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I stumbled upon this while doing a review and the author is not available:

int n = Convert.ToInt32(text);
if (((n > 0) || (n < 0)) || (n == 0))
{
  return 1;
}

The code in general looks solid and it's hard for me to believe that the only purpose of this snippet is to confuse reviewers, but I don't see a way for this condition to fail. Am I missing something?

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The code after the if() statement would be interesting. Does it call Environment.FailFast()? –  Hans Passant Apr 12 '10 at 22:14
    
What if text is null or something that isn't convertable to a 32-bit integer? –  JB King Apr 12 '10 at 22:15
    
@JB King: You'll get an exception: ArgumentNullException, FormatException or OverflowException, I think. –  Samir Talwar Apr 12 '10 at 22:25
2  
Note that it is not the case that this is always true for doubles and floats; NaNs are not equal to anything, not even themselves. –  Eric Lippert Apr 12 '10 at 23:39
1  
Do you have change logs available? Perhaps investigating what else changed in that change set will illuminate what they were thinking. –  Eric Lippert Apr 12 '10 at 23:39
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11 Answers

up vote 9 down vote accepted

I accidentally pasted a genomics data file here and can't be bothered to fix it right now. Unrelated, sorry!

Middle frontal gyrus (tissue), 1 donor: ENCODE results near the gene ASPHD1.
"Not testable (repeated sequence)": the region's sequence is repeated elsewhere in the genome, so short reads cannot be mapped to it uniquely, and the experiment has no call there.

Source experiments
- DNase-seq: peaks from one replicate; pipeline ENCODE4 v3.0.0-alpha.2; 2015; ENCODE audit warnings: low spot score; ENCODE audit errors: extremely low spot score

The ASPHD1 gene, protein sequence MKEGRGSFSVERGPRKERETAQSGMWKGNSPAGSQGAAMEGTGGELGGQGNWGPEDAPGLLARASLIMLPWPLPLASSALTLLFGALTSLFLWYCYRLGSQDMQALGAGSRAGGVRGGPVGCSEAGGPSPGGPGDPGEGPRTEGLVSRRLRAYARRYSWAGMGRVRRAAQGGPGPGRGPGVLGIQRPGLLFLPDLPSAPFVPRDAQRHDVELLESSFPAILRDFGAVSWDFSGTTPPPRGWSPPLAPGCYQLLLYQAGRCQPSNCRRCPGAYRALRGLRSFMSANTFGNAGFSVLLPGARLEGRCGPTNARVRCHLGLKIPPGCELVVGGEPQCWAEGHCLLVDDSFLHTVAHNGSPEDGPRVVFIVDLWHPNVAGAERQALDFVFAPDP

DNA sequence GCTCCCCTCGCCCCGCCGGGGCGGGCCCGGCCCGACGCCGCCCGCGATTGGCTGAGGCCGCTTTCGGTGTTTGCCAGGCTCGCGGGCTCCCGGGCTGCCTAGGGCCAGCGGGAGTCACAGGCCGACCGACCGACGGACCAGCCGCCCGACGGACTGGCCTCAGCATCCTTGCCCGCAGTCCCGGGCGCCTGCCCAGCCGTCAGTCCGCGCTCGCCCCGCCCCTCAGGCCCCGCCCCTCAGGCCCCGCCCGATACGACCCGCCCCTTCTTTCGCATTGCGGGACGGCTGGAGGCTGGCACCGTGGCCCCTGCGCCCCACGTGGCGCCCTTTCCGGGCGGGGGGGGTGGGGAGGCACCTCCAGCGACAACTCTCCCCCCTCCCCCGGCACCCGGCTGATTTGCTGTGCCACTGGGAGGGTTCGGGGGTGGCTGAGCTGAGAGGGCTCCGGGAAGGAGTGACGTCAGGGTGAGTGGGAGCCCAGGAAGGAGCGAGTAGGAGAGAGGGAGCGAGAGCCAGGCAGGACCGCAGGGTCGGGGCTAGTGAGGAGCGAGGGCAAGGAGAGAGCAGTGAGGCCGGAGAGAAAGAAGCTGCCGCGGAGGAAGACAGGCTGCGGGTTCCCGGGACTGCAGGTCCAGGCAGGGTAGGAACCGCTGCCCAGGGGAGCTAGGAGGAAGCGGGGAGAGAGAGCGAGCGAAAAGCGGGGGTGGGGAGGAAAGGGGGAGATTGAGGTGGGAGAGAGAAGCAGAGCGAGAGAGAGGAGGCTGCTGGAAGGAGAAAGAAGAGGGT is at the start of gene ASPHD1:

This may be a remnant of a nullable type. See here at msdn for an explanation, but basically if your code was originally this:

int? n = StringToInt(text);    // People roll their own functions to do this, though
                               // they really shouldn't
if (((n > 0) || (n < 0)) || (n == 0))
{
  return 1;
}

Then this could possibly fall through. Each of the statements above would be false, as n could be null from the function, assuming it returned null on a bad input, and the code supported nullable types.

Unlikely, but when looking at "maintained code" anything is possible. But as written, it MUST return 1 (or throw an exception, as mentioned by others in this thread).

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1  
+1 for detective work. –  GManNickG Apr 12 '10 at 22:21
    
This might be it. There are some unused string-manipulation methods in the project. –  BojanG Apr 12 '10 at 23:04